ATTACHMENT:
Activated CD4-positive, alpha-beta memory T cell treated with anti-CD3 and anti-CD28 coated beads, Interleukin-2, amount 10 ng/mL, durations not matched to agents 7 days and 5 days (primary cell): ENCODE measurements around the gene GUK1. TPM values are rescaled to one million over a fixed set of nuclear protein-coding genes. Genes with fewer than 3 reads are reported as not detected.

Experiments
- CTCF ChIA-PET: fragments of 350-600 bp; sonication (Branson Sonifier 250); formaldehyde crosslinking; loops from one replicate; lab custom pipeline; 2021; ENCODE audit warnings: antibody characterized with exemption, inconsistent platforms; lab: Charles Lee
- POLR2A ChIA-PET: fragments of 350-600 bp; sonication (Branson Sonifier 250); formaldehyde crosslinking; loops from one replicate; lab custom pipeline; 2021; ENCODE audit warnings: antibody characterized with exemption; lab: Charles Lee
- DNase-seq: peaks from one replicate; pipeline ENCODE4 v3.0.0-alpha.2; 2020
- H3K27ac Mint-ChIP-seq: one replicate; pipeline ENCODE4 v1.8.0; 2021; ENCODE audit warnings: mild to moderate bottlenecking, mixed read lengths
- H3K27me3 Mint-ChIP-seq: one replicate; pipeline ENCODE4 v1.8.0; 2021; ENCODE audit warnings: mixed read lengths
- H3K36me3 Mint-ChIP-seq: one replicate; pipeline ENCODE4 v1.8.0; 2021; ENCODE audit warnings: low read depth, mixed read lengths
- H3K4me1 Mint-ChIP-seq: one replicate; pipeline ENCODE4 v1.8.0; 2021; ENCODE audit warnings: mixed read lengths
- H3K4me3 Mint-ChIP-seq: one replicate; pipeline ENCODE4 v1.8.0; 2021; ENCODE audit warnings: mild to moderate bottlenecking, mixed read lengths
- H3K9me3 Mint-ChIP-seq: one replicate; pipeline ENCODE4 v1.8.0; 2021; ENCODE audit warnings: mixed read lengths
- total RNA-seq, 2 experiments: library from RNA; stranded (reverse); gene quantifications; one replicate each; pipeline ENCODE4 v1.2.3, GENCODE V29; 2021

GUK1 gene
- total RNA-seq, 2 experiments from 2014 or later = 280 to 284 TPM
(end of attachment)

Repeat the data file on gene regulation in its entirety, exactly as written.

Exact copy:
Activated CD4-positive, alpha-beta memory T cell treated with anti-CD3 and anti-CD28 coated beads, Interleukin-2, amount 10 ng/mL, durations not matched to agents 7 days and 5 days (primary cell): ENCODE measurements around the gene GUK1. TPM values are rescaled to one million over a fixed set of nuclear protein-coding genes. Genes with fewer than 3 reads are reported as not detected.

Experiments
- CTCF ChIA-PET: fragments of 350-600 bp; sonication (Branson Sonifier 250); formaldehyde crosslinking; loops from one replicate; lab custom pipeline; 2021; ENCODE audit warnings: antibody characterized with exemption, inconsistent platforms; lab: Charles Lee
- POLR2A ChIA-PET: fragments of 350-600 bp; sonication (Branson Sonifier 250); formaldehyde crosslinking; loops from one replicate; lab custom pipeline; 2021; ENCODE audit warnings: antibody characterized with exemption; lab: Charles Lee
- DNase-seq: peaks from one replicate; pipeline ENCODE4 v3.0.0-alpha.2; 2020
- H3K27ac Mint-ChIP-seq: one replicate; pipeline ENCODE4 v1.8.0; 2021; ENCODE audit warnings: mild to moderate bottlenecking, mixed read lengths
- H3K27me3 Mint-ChIP-seq: one replicate; pipeline ENCODE4 v1.8.0; 2021; ENCODE audit warnings: mixed read lengths
- H3K36me3 Mint-ChIP-seq: one replicate; pipeline ENCODE4 v1.8.0; 2021; ENCODE audit warnings: low read depth, mixed read lengths
- H3K4me1 Mint-ChIP-seq: one replicate; pipeline ENCODE4 v1.8.0; 2021; ENCODE audit warnings: mixed read lengths
- H3K4me3 Mint-ChIP-seq: one replicate; pipeline ENCODE4 v1.8.0; 2021; ENCODE audit warnings: mild to moderate bottlenecking, mixed read lengths
- H3K9me3 Mint-ChIP-seq: one replicate; pipeline ENCODE4 v1.8.0; 2021; ENCODE audit warnings: mixed read lengths
- total RNA-seq, 2 experiments: library from RNA; stranded (reverse); gene quantifications; one replicate each; pipeline ENCODE4 v1.2.3, GENCODE V29; 2021

GUK1 gene
- total RNA-seq, 2 experiments from 2014 or later = 280 to 284 TPM